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Groundwater discharge

Groundwater discharge is the volumetric flow rate of groundwater through an aquifer.

Total groundwater discharge, as reported through a specified area, is similarly expressed as:

${\displaystyle Q={\frac {dh}{dl}}KA}$

where

Q is the total groundwater discharge ([L3·T−1]; m3/s),
K is the hydraulic conductivity of the aquifer ([L·T−1]; m/s),
dh/dl is the hydraulic gradient ([L·L−1]; unitless), and
A is the area which the groundwater is flowing through ([L2]; m2)

For example, this can be used to determine the flow rate of water flowing along a plane with known geometry.

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The discharge potential

The discharge potential is a potential in groundwater mechanics which links the physical properties, hydraulic head, with a mathematical formulation for the energy as a function of position. The discharge potential, ${\textstyle \Phi }$ [L3·T−1], is defined in such way that its gradient equals the discharge vector.[1]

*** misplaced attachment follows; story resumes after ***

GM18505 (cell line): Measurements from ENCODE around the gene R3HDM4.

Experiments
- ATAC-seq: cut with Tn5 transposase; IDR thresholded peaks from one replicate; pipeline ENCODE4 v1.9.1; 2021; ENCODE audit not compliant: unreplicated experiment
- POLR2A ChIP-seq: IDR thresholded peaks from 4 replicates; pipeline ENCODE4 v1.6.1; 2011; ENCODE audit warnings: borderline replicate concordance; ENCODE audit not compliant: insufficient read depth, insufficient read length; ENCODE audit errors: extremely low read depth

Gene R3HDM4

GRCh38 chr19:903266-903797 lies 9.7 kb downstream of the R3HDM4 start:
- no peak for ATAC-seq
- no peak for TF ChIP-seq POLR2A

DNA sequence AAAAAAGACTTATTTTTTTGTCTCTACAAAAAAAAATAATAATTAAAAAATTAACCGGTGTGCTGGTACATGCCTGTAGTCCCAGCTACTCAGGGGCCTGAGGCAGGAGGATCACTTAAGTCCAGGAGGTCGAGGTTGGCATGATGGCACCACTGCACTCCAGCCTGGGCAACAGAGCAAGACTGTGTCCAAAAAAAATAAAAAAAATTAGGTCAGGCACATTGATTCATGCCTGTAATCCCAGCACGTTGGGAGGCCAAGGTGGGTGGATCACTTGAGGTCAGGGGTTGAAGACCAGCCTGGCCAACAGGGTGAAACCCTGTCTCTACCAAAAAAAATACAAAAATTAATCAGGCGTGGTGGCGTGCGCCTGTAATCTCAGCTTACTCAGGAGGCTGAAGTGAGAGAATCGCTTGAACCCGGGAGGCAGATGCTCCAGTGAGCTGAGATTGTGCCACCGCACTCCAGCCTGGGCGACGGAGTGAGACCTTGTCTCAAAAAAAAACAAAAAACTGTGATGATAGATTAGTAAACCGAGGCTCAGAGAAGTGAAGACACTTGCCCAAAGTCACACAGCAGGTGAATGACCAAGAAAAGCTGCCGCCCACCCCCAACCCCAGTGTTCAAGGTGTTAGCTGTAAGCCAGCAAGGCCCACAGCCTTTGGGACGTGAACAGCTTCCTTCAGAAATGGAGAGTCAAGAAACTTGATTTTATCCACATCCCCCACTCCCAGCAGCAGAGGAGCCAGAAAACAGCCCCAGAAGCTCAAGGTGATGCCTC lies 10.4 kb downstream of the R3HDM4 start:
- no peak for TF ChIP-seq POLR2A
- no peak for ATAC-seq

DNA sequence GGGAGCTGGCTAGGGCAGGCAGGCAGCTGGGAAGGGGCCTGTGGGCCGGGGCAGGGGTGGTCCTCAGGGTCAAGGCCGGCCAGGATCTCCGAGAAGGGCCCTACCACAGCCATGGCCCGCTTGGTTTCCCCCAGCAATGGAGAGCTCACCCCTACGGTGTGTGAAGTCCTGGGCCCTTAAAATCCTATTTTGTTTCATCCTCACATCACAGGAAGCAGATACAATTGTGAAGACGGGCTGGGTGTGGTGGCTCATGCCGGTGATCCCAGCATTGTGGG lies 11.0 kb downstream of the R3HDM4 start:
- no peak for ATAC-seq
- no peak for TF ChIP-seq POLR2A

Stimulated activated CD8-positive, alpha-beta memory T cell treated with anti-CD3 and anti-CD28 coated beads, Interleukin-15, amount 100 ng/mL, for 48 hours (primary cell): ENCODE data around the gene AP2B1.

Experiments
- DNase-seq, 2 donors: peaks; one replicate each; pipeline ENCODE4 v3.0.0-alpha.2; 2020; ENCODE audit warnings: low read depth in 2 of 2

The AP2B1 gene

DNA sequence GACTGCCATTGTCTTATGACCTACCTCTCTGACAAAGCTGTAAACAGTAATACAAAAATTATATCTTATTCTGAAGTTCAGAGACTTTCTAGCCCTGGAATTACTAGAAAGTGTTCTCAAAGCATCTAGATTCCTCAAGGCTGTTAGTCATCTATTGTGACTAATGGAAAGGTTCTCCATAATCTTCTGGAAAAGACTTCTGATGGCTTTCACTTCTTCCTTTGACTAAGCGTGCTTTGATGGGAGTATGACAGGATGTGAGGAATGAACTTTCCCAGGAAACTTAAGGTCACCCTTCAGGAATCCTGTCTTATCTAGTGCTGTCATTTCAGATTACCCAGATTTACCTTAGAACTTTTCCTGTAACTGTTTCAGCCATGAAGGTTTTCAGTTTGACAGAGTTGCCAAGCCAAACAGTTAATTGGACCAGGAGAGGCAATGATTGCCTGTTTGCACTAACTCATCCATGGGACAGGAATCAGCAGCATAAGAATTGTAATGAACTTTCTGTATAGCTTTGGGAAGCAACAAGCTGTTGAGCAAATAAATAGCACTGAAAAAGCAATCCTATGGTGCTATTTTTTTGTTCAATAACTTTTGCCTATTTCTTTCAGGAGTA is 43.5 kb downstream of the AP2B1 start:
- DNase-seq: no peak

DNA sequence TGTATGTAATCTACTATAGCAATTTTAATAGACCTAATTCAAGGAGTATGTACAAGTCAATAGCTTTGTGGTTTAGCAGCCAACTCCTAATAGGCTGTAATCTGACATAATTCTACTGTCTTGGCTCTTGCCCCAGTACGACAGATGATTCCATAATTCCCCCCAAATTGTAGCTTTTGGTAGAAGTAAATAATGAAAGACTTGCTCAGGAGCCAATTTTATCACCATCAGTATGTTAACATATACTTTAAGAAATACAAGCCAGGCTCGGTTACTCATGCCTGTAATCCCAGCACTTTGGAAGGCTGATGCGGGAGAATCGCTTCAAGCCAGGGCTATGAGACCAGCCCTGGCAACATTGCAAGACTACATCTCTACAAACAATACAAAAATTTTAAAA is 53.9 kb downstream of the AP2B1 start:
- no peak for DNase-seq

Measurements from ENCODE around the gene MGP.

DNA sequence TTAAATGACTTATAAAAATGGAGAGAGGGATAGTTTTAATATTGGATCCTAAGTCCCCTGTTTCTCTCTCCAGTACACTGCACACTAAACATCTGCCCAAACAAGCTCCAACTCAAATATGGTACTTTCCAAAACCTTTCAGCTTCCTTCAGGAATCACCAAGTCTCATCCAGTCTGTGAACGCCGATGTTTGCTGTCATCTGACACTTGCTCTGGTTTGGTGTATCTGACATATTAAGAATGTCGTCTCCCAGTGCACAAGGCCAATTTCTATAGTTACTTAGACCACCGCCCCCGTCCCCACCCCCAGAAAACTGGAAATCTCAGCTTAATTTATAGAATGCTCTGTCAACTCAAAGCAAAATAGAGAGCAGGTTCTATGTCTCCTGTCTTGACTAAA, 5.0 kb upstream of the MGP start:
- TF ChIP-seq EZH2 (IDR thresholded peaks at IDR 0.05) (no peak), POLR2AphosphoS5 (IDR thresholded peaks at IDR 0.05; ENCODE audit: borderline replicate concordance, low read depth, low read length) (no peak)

${\displaystyle Q_{x}=-{\frac {\partial \Phi }{\partial x}}}$

${\displaystyle Q_{y}=-{\frac {\partial \Phi }{\partial y}}}$

Thus the hydraulic head may be calculated in terms of the discharge potential, for confined flow as

${\displaystyle \Phi =KH\phi }$

and for unconfined shallow flow as

${\displaystyle \Phi ={\frac {1}{2}}K\phi ^{2}+C}$

where

${\textstyle H}$ is the thickness of the aquifer [L],
${\textstyle \phi }$ is the hydraulic head [L], and
${\textstyle C}$ is an arbitrary constant [L3·T−1] given by the boundary conditions.

As mentioned the discharge potential may also be written in terms of position. The discharge potential is a function of the Laplace's equation

${\displaystyle {\frac {\partial ^{2}\Phi }{\partial x^{2}}}+{\frac {\partial ^{2}\Phi }{\partial y^{2}}}=0}$

which solution is a linear differential equation. Because the solution is a linear differential equation for which superposition principle holds, it may be combined with other solutions for the discharge potential, e.g. uniform flow, multiple wells, analytical elements (analytic element method).